Social media: it’s where many of us spend hours a day, build and maintain relationships with friends and family, and establish communities with those similar to us. But beyond our daily shares, retweets or double-taps, there is a darker side to our favorite online platforms.
The anonymity, safety, and far reach of social media has helped form online communities that would not have formed otherwise. In particular, xenophobic individuals and organizations committed to promoting their ideologies have found platforms like Facebook to be places where they can anonymously unite and work to create a sense of legitimacy for their ideas.
And so we’ve seen the rise of hatred and Islamophobia online.
Individuals like Kevin J Johnston, who called for his subscribers to “beat the living hell out of these guys [Muslims],” and groups like the Three Percenters, who have organized or taken part in Anti-Islam rallies across Canada, have thousands of followers, all built online.
With such a strong presence of hate on social media, it’s important for us, as Canadian Muslims, to ask ourselves: how do we respond to online instances of Islamophobia?
The answer, we would submit, is to take a balanced approach. That means following the wisdom taught to us by our religion, while also using resources that are available to us. It means preserving our manners and conduct, while also employing all available and lawful actions needed to help reduce the presence of hate and Islamophobia. The one thing we absolutely cannot do though, is nothing.
Many times, doing nothing can seem like the easiest thing to do. How many times have we asked ourselves: “What difference would my dislike on an Islamophobic video make?” We question ourselves when it comes to standing up for ourselves. Even when the haters are loud and clear, we find it difficult to voice ourselves. The Ottawa Police acknowledges the difficulty in coming forward, with their Diversity and Race Relations Unit explaining that fear of being re-victimized, experiencing retaliation, compromising privacy or even engaging with law enforcement will create reluctance for victims to report hate crimes. These are all realities facing not only the Muslim community but all those who find themselves targeted by hate.
But the response to online islamophobia is key to stopping its spread. Whether that means reporting a video on Facebook or even directly filing a complaint to the police, the response will be heard and can help to build a case against those spreading hate.
Prior to the arrest of Kevin J. Johnston, multiple complaints were made to police about the posts and videos he was making. Ultimately, it was these voices that led to the shutdown of his YouTube channel and his eventual arrest.
Not every incident of online Islamophobia will end so dramatically, but that shouldn’t take away from the importance of taking action. At the very least, incident reports to groups like the National Council of Canadian Muslims (NCCM) can assist in data compilation and that data helps advocate for changes in policy needed to prevent the spread of Islamophobia.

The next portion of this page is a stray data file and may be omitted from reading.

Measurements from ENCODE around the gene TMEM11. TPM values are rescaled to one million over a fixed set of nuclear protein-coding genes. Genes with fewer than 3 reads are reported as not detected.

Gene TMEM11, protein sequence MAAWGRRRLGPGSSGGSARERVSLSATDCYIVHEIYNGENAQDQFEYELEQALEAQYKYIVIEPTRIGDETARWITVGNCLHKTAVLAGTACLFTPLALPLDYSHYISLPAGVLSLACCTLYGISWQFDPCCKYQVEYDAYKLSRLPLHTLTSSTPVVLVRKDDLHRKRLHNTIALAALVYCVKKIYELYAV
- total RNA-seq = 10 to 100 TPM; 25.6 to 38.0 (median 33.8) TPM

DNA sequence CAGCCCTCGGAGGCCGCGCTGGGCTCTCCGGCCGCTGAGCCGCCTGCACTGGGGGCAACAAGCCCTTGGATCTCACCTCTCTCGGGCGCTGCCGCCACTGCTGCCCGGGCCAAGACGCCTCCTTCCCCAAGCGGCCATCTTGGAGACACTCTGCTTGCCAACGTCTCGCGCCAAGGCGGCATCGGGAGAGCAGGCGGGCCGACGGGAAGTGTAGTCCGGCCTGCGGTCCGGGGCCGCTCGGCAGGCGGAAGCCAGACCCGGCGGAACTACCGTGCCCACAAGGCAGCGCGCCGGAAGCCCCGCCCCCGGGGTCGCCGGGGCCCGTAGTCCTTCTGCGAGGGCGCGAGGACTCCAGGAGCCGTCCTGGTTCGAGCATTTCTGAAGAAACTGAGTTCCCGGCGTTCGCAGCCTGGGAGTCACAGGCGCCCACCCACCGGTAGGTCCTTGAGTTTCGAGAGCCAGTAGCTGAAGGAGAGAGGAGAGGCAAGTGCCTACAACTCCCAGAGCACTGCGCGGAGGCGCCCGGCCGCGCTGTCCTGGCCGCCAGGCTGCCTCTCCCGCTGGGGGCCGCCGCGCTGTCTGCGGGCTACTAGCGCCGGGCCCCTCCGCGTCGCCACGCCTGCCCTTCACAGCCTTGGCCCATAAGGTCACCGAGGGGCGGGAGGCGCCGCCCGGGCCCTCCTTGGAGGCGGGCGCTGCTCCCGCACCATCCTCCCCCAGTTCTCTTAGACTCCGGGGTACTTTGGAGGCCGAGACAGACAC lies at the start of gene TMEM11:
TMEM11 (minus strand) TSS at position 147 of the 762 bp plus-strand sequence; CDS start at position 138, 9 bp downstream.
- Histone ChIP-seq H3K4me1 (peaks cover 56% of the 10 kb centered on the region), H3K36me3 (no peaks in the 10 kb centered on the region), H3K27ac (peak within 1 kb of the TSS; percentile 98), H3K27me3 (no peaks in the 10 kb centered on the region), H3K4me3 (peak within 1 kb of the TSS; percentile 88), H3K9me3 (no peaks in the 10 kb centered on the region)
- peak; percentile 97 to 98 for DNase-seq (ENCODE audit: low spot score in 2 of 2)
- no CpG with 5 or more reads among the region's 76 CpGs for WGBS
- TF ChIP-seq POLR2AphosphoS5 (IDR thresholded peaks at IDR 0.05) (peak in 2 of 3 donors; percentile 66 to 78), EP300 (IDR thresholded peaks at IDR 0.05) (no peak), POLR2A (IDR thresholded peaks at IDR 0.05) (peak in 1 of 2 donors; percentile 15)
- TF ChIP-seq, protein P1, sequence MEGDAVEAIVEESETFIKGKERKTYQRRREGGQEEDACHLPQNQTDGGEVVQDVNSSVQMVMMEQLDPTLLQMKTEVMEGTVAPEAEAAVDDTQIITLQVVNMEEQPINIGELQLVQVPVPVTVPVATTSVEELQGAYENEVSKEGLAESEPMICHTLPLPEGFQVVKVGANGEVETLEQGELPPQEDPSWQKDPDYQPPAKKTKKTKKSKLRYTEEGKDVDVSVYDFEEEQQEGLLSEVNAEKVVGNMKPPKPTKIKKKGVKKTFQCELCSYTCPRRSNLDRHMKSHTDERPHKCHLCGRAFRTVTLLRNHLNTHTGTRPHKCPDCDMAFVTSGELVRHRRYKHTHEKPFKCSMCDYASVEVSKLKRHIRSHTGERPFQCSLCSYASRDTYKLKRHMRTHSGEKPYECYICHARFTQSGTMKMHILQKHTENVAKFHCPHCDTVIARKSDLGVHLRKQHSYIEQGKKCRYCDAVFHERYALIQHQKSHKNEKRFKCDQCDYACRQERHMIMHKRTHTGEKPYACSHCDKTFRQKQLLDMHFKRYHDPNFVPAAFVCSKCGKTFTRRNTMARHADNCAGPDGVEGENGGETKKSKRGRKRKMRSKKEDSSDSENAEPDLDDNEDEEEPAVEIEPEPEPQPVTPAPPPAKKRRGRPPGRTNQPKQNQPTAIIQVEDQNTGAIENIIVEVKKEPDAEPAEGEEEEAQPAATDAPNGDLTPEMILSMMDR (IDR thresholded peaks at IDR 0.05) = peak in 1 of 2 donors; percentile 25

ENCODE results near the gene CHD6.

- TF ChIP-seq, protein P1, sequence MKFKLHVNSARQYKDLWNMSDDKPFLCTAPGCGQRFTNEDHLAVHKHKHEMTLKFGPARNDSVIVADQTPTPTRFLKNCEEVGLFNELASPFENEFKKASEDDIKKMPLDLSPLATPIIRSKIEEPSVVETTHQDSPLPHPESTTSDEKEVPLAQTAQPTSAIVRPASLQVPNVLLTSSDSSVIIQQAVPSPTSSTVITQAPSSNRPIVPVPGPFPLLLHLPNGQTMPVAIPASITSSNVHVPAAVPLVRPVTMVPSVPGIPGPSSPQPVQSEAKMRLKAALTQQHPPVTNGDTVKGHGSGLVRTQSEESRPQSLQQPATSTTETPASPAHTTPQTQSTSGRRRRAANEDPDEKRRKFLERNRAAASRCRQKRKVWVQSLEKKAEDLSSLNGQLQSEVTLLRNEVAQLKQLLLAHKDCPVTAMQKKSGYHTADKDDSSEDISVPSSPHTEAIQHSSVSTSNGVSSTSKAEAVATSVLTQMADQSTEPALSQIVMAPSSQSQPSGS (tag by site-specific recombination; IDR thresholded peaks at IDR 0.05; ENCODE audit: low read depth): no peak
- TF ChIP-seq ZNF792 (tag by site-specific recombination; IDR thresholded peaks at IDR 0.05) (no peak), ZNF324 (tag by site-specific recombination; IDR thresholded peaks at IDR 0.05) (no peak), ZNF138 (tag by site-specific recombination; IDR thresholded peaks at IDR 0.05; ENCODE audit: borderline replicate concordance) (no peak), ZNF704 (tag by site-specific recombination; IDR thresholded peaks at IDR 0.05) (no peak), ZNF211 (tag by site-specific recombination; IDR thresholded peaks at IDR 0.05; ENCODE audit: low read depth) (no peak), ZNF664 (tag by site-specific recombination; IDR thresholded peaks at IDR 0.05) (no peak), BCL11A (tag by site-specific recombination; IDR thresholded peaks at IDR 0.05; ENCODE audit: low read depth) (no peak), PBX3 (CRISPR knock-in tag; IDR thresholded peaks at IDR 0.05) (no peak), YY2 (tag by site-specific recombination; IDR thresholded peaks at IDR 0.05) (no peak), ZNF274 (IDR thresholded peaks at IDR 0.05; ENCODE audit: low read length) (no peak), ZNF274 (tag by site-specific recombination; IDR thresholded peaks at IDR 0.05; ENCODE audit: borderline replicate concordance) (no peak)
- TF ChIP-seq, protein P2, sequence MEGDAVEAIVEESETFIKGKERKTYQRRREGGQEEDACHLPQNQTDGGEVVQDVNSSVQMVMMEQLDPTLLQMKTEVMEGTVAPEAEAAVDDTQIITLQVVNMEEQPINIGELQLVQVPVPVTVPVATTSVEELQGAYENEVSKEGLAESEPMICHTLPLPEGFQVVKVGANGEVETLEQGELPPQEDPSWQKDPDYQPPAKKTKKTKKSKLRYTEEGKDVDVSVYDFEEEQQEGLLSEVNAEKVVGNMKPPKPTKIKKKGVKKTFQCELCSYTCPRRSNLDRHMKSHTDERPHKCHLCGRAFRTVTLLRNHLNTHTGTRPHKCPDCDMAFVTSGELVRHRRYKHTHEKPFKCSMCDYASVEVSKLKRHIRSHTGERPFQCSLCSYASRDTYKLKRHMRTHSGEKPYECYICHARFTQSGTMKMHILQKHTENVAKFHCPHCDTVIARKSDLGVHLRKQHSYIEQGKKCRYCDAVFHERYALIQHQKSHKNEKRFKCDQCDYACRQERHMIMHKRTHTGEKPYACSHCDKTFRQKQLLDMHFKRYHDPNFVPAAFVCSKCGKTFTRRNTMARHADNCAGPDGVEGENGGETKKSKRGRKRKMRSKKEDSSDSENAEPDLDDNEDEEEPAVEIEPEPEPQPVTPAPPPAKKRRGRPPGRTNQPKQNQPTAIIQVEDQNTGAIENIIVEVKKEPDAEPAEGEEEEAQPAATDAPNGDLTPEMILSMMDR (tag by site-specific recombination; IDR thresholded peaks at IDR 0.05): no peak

Those changes though, are only as accurate as the data that they’re based on. We also know, from Statistics Canada, that up to two-thirds of hate crimes go unreported meaning that even the data we do have is incomplete.
So it’s important to take action, yes, but while inactivity is definitely an issue in our communities, over-activity has also become prevalent. We’ve all seen those perhaps well-meaning keyboard warriors who defend our religion through swearing and fighting in the comments sections. While it can be tempting to respond to hate with hate, we should instead look to the example our Prophet (peace be upon him) when he was confronted with Islamophobia. Not once did he compromise his upright conduct in response to the hatred he faced. Instead, he responded with that which was better.
In one of the worst instances of Islamophobia ever recorded, Our Prophet was ridiculed, stoned, and attacked by the people of Ta’if simply for being Muslim and calling people to Islam. But when offered the option to destroy the people of the town, the Prophet instead chose mercy, hoping that one day these bigots or their progeny would truly understand Islam.
And this is precisely how we should try to respond; not with swearing or comment wars, but with peace and mercy. We’re told in the Quran: “The [true] servants of the Most Merciful are those who walk on the earth humbly, and if the ignorant engage with them, they say [words of] peace”
So in order to achieve immediate peace, we must restrain ourselves from responding in a disrespectful manner. But in order to achieve long-term peace for ourselves and for others, we must also convince ourselves to be proactive and take a stand. After all, our faith teaches us to harmoniously stand for justice in order to bring an end to hate for all.
“And not equal are the good deed and the bad. Repel [evil] by that [deed] which is better; and thereupon the one whom between you and him is enmity [will become] as though he was a devoted friend.” Fussilat, Verse 34
Ziyad Zeidan works as Social Media & Communications Intern and Afreen Meharaj as the Research & Publications Intern with the National Council of Canadian Muslims (NCCM).